In our 2014 State Rankings Report, Tennessee was the top-ranked state in our Education: Race to the Top Leaders category. This ranking was based primarily on the U.S. Department of Education’s assessment that TN has had the most success of any state in implementing the federal program to reform and upgrade the educational system.
But the Volunteer State [recently named BF’s first back-to-back State of the Year] didn’t stop there. While the ink was still drying on our Rankings Report issue, Gov. Bill Haslam pushed a bill through the state legislature making Tennessee the first state in the nation to provide two free years of community college or technical school to all of its students.
This groundbreaking program–Tennessee Promise–which on a state level directly addresses the critical shortage of skilled workers in America, did not escape the attention of the folks in the Obama Administration who created the Race to the Top program. Last week, President Obama picked up on Tennessee’s bold action and proposed to adopt it nationwide. You can expect to hear a lot about this in the president’s State of the Union address next week [Memo to 44: give a little credit to Gov. Haslam and TN when you get to that part of the speech].
Having the POTUS hold up your state’s initiative as a model for the nation would make most governors pause and take a bow, but Gov. Haslam and our friends in Tennessee are too busy taking their first-in-the-nation education program to the next level. Their goal is breathtaking in its scope, forward-thinking to the max and, if–let’s say when–it succeeds, likely will be remembered as the pivotal moment when the U.S.A. got its act together and re-created the most competitive, well-trained workforce on the planet, updated for the advanced skills required in the 21st century.
We met with the top execs from the Greater Memphis Chamber during their annual sit-downs with media folks in New York this week. Phil Trenary and Mark Herbison, president and senior VP, respectively, gave us an inside look at the revolutionary workforce training initiative now up and running in Memphis, Shelby County and Fayette County that aims to build an ample supply of ready-to-go skilled workers by channeling students in grade school into technical/vocational programs.
We’re not going to get into the details here — stay tuned for our Workforce Training cover story in the March/April issue of BF — but here’s the Cliff Notes version:
What they’re doing in Greater Memphis is providing technical courses to high school students in the basics they’ll need to develop the skills for advanced manufacturing jobs. Here’s the beauty part: all of the area’s numerous Tech Schools and Community Colleges have agreed to grant full college credits to the kids who take these courses.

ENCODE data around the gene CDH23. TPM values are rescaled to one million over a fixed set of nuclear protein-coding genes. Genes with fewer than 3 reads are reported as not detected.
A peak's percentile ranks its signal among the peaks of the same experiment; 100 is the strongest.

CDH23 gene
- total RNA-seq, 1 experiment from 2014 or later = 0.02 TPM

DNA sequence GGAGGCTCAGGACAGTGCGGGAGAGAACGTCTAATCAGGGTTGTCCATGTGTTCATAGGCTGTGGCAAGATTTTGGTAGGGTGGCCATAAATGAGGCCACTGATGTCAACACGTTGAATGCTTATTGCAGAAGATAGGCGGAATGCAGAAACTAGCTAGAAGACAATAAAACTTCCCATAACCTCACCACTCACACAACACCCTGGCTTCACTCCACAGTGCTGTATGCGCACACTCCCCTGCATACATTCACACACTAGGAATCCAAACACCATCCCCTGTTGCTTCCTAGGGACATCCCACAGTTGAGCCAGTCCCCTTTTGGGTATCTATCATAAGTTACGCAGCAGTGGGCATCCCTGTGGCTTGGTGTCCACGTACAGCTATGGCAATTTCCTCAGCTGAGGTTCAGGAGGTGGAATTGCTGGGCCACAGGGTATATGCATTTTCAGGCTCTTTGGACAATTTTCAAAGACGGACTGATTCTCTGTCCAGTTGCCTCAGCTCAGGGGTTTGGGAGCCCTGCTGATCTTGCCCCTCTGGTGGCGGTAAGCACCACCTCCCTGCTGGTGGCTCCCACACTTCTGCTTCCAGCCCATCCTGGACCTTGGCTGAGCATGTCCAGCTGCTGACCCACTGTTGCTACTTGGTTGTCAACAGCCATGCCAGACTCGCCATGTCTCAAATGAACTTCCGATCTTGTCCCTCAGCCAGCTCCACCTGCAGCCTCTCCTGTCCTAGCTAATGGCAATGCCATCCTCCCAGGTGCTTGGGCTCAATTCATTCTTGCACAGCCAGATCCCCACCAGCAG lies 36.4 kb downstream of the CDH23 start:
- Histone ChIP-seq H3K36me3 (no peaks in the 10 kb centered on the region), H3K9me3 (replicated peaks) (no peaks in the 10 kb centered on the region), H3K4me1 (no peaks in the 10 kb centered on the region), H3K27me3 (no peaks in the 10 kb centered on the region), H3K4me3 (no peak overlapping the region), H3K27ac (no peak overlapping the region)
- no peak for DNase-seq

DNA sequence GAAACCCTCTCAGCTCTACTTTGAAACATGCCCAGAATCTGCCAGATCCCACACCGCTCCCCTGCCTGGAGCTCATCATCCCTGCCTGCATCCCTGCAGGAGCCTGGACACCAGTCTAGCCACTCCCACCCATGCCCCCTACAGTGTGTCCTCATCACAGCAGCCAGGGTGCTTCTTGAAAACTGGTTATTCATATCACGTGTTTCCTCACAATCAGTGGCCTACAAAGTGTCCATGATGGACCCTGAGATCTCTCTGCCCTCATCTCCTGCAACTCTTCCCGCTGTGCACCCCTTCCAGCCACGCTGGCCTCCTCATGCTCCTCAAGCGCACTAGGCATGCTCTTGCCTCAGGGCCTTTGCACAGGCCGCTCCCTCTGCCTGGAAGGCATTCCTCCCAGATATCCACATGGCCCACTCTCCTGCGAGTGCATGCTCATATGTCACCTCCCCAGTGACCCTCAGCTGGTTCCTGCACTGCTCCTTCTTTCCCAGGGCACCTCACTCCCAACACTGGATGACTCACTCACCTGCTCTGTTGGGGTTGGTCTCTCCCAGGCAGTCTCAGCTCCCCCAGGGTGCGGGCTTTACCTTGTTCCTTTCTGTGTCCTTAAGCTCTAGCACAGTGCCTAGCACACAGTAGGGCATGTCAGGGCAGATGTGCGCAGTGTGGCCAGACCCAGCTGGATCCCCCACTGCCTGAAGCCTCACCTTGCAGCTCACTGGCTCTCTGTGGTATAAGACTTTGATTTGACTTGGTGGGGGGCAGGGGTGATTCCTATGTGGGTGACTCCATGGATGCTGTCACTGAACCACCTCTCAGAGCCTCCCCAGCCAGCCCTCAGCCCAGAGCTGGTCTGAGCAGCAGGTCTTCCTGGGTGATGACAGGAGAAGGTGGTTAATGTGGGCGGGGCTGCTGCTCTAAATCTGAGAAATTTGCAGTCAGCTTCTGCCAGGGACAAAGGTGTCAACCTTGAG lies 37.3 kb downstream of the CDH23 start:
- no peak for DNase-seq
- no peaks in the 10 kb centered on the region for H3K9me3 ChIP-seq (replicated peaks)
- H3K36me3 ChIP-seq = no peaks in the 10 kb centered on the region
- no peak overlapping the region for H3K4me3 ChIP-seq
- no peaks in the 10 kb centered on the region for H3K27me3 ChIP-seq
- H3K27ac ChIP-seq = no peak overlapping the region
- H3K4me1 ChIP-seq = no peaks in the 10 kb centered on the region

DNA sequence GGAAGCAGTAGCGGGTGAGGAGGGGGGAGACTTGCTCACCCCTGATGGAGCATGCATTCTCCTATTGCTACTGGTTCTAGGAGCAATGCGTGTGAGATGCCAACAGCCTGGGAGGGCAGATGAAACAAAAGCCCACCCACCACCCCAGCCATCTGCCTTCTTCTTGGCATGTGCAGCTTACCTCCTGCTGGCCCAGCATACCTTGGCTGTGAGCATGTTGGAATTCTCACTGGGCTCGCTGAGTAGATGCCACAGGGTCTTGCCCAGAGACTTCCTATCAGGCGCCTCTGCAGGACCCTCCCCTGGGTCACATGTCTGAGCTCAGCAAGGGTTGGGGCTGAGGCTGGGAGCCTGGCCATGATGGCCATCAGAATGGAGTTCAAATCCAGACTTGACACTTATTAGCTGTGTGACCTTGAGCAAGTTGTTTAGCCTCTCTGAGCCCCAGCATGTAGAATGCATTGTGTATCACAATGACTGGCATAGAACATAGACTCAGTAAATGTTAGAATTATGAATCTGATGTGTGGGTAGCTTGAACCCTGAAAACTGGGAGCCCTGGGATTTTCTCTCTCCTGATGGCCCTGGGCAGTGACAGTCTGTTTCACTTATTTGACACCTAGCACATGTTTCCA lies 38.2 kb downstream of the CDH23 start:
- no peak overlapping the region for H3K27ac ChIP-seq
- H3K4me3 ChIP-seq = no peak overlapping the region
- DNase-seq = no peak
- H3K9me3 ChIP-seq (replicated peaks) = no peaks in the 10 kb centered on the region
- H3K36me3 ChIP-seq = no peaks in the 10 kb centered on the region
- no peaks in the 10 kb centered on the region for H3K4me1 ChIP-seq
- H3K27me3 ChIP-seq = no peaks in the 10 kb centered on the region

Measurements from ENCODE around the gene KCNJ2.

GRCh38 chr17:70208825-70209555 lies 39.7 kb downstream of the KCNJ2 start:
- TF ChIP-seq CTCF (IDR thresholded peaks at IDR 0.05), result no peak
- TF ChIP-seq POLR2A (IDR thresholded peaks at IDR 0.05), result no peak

So high school graduates in Greater Memphis will emerge with a huge head start in what it takes to operate a CNC (computer numerically controlled) machine tool or 3D printer in the 21st century workforce. Add in the state’s two free years of college (for a total of 14 years of free education) and Tennessee’s youth will be ready to meet the needs of any advanced manufacturing job that’s waiting to be filled the minute they get their college diploma.
The program includes a full-court press to counsel students in the K-12 years about potential vo-tech careers and the value of enhancing their STEM skills. And if you still think vo-tech is not where the moolah is, here’s an eye-popping factoid from Phil Trenary:
“The starting salary for someone with superior CNC skills is around $85,000,” he said.
The program is working with business leaders to essentially take “advance orders” for skilled workers. The plan is to create an army of home-grown skilled workers–there are 120,000 high school seniors in Shelby County alone as we speak–who are ready to march into any advanced manufacturing facility that opens its doors in the region.
But this initiative aims to do even more than that (and here’s where you need to grab a Kleenex, readers):
“We also believe this is the most effective way to break the cycle of poverty,” Herbison told us. “All of our kids have the potential, but many never get the opportunity or finish their education before they develop these skills. This will change that.”
A game changer indeed. Time for a standing O, America, and we’re not talking about Obama at the podium. Make it loud enough so they can hear it on Beale St.
Should a Constitutional Amendment be enacted to abolish the Electoral College?